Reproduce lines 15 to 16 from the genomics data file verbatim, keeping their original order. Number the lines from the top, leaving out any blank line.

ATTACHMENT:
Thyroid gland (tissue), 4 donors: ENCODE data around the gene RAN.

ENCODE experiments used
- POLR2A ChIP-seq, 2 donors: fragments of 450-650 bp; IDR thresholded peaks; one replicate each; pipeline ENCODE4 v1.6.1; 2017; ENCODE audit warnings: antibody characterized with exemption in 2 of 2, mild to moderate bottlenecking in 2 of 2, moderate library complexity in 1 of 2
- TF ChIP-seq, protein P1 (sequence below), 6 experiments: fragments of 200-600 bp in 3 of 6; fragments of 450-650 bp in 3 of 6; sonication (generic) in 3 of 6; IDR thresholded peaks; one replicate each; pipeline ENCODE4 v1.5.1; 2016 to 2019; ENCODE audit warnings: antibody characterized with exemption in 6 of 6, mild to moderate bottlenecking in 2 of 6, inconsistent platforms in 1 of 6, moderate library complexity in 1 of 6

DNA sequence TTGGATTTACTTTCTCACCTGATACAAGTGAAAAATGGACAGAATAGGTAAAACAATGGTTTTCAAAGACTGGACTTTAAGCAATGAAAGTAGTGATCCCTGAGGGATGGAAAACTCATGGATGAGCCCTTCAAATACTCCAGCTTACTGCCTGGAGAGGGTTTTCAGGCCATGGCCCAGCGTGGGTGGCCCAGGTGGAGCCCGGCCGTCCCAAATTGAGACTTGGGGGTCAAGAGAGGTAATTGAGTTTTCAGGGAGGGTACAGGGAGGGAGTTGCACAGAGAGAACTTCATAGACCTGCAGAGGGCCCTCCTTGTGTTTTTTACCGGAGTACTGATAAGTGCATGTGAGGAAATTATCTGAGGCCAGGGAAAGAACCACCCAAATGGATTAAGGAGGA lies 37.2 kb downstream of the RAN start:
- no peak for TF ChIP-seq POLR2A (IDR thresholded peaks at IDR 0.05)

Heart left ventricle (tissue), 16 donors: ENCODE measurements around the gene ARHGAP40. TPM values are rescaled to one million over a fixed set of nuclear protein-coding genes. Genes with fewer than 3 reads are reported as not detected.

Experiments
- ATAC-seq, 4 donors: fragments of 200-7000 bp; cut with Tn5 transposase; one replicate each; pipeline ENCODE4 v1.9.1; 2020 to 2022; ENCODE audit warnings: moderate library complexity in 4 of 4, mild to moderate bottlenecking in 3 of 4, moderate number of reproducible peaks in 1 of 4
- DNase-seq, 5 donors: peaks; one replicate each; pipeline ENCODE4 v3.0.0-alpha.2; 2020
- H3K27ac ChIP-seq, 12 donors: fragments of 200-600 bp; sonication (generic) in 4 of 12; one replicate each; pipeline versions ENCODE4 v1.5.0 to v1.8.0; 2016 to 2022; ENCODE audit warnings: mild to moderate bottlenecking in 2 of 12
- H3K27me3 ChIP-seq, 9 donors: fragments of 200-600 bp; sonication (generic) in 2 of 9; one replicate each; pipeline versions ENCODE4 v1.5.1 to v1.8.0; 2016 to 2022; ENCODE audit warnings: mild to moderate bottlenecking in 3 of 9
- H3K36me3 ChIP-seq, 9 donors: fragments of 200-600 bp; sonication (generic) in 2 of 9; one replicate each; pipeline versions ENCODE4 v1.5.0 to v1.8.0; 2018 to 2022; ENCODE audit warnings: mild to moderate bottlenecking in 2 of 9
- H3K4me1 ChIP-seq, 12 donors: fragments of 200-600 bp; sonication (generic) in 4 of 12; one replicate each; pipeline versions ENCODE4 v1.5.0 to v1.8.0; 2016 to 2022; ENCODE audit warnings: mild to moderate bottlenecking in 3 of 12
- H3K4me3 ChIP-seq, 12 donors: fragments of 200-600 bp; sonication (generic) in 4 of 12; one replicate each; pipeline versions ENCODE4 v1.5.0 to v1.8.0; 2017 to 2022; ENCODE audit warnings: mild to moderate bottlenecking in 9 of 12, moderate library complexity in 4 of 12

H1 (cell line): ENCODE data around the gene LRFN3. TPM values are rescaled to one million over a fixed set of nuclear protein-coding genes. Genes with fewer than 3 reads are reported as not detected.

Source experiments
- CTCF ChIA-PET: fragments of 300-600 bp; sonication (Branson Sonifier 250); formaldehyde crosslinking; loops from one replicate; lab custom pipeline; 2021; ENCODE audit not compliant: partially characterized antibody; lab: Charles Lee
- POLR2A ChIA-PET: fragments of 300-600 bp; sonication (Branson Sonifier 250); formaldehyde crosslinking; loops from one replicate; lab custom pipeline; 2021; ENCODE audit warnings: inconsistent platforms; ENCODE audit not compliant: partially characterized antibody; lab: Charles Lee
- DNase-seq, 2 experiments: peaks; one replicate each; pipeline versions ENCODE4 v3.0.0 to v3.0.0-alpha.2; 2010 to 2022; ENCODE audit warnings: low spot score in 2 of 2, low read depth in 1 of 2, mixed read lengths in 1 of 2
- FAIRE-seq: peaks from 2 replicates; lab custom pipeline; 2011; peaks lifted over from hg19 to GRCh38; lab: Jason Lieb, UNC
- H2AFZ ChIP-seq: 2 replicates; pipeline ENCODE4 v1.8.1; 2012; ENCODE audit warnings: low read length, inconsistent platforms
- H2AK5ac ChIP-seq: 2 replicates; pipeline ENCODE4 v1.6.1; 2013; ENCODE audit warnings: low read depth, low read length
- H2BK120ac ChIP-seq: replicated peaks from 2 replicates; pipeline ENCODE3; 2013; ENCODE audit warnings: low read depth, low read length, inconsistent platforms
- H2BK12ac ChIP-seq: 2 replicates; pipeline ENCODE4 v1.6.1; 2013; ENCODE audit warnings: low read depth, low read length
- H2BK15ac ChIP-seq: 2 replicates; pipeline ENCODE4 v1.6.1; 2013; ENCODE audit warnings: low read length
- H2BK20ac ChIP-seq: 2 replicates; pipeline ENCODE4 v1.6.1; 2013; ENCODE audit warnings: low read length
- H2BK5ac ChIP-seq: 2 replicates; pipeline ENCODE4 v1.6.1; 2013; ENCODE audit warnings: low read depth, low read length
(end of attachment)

- H3K4me3 ChIP-seq, 12 donors: fragments of 200-600 bp; sonication (generic) in 4 of 12; one replicate each; pipeline versions ENCODE4 v1.5.0 to v1.8.0; 2017 to 2022; ENCODE audit warnings: mild to moderate bottlenecking in 9 of 12, moderate library complexity in 4 of 12

H1 (cell line): ENCODE data around the gene LRFN3. TPM values are rescaled to one million over a fixed set of nuclear protein-coding genes. Genes with fewer than 3 reads are reported as not detected.